Hate your body? Make it your friend

The Secret Wisdom of a Woman's Body

Contrary to popular opinion, a woman’s body can be her best ally, even in midlife and beyond.

Rather than tuning in to messages of anti-aging mania, how about making friends with your body? It could lead you not only to like yourself better but to dance through the rest of life, manage pain and learn to relax.

So says Pat Samples, a Twin Cities writer, speaker and teacher in her new book, “The Secret Wisdom of a Woman’s Body: Freeing Yourself to Live Passionately and Age Fearlessly” (Llewellyn Publications). Start tuning in to your body, she writes, and your body will take care of you.

For Samples, the lesson came the hard way, triggered by a dark, cold night 10 years ago when she was kidnapped and held hostage in her car by a man with a gun. Her body held on to the trauma, nagging her for years with back and shoulder pain and a tight jaw. A skilled body workshop leader later helped her to let go of pent-up pain by allowing her body to release the fear. It wasn’t her first body lesson, but its power left an indelible mark.

What else, she began asking, do our bodies have to teach us?

New way of thinking
The body connection is foreign for most women, many of whom grew up out of sync with the body they live in. We were prodded as schoolchildren to quiet our bodies in order to use our minds. Then came the messages for girls that their adolescent bodies weren’t OK. “We were the wrong size, we had the wrong look, and our hair was the wrong color,” she says. Such messages fuel low self-image and high rates of anorexia. “Girls are so busy trying to have a body they don’t have,” Samples says.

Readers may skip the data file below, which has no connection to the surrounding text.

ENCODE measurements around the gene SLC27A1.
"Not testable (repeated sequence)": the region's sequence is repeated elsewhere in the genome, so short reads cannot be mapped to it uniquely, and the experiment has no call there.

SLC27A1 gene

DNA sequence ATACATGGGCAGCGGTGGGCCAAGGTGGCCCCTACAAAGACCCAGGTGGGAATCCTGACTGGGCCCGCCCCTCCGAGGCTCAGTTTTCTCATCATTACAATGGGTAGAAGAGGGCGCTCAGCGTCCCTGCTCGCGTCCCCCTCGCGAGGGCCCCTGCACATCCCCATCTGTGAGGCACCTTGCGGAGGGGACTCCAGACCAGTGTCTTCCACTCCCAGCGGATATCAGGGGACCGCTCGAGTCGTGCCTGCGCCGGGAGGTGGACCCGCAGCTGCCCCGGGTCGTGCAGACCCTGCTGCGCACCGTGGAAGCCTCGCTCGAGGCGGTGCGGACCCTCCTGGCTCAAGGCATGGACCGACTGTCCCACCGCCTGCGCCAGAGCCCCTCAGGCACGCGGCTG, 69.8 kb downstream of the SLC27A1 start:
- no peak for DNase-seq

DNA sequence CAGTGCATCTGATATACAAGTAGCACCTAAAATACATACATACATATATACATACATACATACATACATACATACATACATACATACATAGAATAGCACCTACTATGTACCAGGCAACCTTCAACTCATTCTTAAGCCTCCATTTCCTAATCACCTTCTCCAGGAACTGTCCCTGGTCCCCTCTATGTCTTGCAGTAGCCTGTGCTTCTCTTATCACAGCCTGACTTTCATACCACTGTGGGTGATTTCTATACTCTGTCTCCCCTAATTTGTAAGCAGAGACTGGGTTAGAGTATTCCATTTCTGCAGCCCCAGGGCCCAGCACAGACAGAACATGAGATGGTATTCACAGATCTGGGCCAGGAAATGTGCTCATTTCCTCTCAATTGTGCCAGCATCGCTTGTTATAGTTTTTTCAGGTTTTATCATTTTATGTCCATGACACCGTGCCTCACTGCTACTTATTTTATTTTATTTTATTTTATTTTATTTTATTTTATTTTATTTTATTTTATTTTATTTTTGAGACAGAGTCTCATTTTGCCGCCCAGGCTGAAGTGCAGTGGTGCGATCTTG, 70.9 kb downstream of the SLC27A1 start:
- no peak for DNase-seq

At midlife, our culture’s messages deliver another round. “Again, society is saying to us we’re not the right size,” she says. “And we’ve got wrinkles.” She often hears women talk about how their bodies have let them down. “If they talk long enough, they’ll say, ‘I just hate my body.’ ” The words make her wince. “Hating your body is a heck of a way of relating to your body,” she says. “It’s just not very useful.”

Her new book details the dramatic about-face: appreciating and honoring one’s body in a much healthier way. Part of a growing study on the body and body awareness, the book advocates learning to listen to what the body has to tell us — about pain, anxiety, effects of experiences and feelings, even smart decision-making. Many of its suggestions apply to men as well as women.

Pat Samples
 Author Pat Samples

Body wisdom
Many also take a creative approach: breaking into a dramatic scene or a dance to bodily act out a celebration, a discovery, even feelings of stress or anger. (Some can become a group exercise.) When trying to make a hard decision between two or three options, appealing to the body to “feel” each of the choices as a helpful guide to the right one. And journaling about a migraine or shoulder tension — possibly as a dialogue — to let the body speak on paper. To deal with pain, Samples suggests focusing on it rather than trying to deny it’s there. “If we listen to it,” she says, “we can stay with it, and it will begin to shift and move.”

Her new release comes on the heels of her earlier book, “Body Odyssey: Lessons from the Bones and Belly” (Syren Books, 2005). The new book integrates mind, body and spirit, she says, and brings a how-to approach.

“People were fascinated by being introduced to their bodies as a resource they could tap for wisdom,” she says. “So many were asking, ‘How do I do this for myself?’ ” Samples will talk about her book on KARE-TV’s (Channel 11) “Showcase Minnesota” at 10 a.m. Monday, Dec. 10.

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